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Why the 5-second rule doesn't work for all foods


Many parents know her as the 5-second rule. Suddenly, the sandwich your child is eating falls to the ground and they pick it up quickly, while they count to themselves: 'one, two, three ... That's it, I blow a little, and that's it'. So they convince themselves that if not five seconds pass, the food will not have yet 'caught' harmful bacteria for their child.

Although popular belief has been supported by many studies, new research tells us the following ...

Rutgers Scientists, a prestigious group that depends on the University of New Jersey (USA), They set out to dismantle this theory, so famous and popular with parents. To do this, they rebuilt contaminated spaces, made of different materials, trying to recreate the places where food may fall due to our son's (or our) carelessness: stainless steel, wood, ceramic tile and carpet.

The next step was smear with the same bacteria (they used salmonella) all these spaces, and dropping foods of different kinds: bread, watermelon, dried gummies and bread and butter, keeping in mind that in 99% of cases, it will fall on the butter side.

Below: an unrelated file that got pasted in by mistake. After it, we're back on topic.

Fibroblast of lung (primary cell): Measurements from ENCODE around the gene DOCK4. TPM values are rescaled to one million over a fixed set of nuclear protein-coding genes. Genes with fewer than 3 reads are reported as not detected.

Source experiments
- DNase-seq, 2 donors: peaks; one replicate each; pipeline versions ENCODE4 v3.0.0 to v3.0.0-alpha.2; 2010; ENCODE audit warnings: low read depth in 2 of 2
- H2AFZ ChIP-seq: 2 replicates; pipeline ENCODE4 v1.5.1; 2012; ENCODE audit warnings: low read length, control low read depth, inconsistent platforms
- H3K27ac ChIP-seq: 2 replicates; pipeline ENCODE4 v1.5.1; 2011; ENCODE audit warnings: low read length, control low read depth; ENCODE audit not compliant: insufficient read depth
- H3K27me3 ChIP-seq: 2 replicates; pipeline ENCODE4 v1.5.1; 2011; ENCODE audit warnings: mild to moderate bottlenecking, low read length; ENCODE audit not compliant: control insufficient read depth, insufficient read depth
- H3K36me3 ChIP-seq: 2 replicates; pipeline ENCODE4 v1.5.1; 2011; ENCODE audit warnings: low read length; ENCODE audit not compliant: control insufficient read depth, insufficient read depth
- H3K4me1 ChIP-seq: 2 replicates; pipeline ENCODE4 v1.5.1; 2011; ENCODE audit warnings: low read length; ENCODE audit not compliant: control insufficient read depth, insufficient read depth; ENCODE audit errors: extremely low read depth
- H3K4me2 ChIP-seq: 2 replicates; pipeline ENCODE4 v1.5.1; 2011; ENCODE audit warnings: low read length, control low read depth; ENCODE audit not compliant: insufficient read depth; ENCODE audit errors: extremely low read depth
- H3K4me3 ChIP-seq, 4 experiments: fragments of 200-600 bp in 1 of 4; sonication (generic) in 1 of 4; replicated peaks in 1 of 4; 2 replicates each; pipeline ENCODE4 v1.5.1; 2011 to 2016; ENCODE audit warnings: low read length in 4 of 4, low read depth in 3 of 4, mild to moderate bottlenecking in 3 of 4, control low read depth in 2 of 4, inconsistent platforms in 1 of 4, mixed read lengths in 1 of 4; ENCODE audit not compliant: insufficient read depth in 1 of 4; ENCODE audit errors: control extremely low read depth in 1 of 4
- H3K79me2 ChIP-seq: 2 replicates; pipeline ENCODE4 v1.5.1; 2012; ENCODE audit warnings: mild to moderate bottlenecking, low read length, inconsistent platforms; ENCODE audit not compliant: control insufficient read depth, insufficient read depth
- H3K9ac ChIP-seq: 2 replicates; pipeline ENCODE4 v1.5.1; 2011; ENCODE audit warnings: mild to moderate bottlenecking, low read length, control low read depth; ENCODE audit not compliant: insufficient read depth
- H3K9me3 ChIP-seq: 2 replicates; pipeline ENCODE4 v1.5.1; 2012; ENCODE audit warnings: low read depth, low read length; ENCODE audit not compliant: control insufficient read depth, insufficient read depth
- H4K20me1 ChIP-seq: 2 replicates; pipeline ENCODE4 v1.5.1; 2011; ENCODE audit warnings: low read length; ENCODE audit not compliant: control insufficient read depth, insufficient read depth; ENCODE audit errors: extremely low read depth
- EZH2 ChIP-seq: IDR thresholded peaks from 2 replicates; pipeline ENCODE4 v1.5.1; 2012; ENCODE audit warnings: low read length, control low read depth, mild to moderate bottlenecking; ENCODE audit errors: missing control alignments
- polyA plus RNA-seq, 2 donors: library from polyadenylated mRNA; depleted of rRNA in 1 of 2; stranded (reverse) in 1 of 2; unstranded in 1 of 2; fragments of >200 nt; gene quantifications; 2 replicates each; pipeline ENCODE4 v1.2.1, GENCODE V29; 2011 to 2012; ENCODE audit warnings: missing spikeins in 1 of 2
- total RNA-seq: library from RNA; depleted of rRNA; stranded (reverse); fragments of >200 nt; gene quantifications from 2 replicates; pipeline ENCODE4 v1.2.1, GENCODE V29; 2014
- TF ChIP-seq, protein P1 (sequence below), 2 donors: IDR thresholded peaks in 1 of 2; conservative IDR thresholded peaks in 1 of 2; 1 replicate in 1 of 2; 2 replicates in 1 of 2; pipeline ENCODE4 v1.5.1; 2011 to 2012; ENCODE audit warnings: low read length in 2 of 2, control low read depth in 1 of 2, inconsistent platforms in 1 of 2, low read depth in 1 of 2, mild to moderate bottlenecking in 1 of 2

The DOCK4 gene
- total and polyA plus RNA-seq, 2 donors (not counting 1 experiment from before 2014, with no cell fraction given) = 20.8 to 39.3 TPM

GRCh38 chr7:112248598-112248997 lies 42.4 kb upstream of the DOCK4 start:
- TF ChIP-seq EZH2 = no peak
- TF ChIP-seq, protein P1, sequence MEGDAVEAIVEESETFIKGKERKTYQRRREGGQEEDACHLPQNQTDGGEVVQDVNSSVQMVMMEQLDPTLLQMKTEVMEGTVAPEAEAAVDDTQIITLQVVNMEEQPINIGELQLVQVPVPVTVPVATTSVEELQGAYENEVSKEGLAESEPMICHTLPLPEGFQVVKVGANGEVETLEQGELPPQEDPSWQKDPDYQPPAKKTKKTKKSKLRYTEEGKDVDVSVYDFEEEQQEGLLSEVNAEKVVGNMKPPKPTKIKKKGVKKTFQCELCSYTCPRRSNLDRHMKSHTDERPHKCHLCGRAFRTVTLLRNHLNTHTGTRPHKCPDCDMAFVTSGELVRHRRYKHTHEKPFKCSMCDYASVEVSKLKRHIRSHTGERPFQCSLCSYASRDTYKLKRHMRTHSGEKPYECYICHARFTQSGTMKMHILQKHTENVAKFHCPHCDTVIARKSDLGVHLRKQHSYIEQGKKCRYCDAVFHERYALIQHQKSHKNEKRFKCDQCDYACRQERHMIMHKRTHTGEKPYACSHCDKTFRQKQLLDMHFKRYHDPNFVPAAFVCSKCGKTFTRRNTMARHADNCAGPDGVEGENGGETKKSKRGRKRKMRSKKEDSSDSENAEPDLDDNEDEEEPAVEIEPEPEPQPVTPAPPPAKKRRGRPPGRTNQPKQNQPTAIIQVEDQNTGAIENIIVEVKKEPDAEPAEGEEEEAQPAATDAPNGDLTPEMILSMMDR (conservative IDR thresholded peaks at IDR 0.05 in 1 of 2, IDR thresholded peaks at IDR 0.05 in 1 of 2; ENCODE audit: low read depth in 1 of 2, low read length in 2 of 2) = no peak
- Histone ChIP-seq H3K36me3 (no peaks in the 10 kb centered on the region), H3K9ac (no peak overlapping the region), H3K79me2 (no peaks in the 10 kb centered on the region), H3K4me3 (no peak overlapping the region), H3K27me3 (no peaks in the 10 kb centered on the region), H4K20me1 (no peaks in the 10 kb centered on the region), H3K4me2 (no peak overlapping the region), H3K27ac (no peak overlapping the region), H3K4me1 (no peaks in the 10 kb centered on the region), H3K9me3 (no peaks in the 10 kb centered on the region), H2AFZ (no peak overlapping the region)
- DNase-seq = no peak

The researchers left the food in each of the contaminated places for different periods of time: for 1 second, for 5 seconds, for 30 seconds and more than 300 seconds. The results?:

- The most polluting surface: What do you think was the most polluting surface? The carpet? Error! We all tend to think of a carpet as a 'nest of bacteria'. But in this case, the foods that became contaminated most quickly were those that fell on the ceramic and stainless steel surfaces.

- The types of food that get contaminated before: Another test .. what food do you think was contaminated before? The jelly beans? The butter? It was actually the watermelon. Wet food, in short. And, surprise, the most bacteria-resistant food was jelly beans.

- The time it takes for a food to become infected with bacteria: The food caught on within five seconds. In some cases, a second was enough, as in the case of watermelon (or any wet food).

Conclution: in your hands it is. You may be lucky and that the bacteria that your child puts in his mouth after blowing on the piece of sandwich that fell to the ground are not salmonella or Escherichia coli. Nothing may happen to it because it fell on a wooden surface and the food was not wet enough. Or maybe yes. After all, it is a lottery.

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Video: Ellen Cries from Laughing in 5 Second Rule with Andy (August 2021).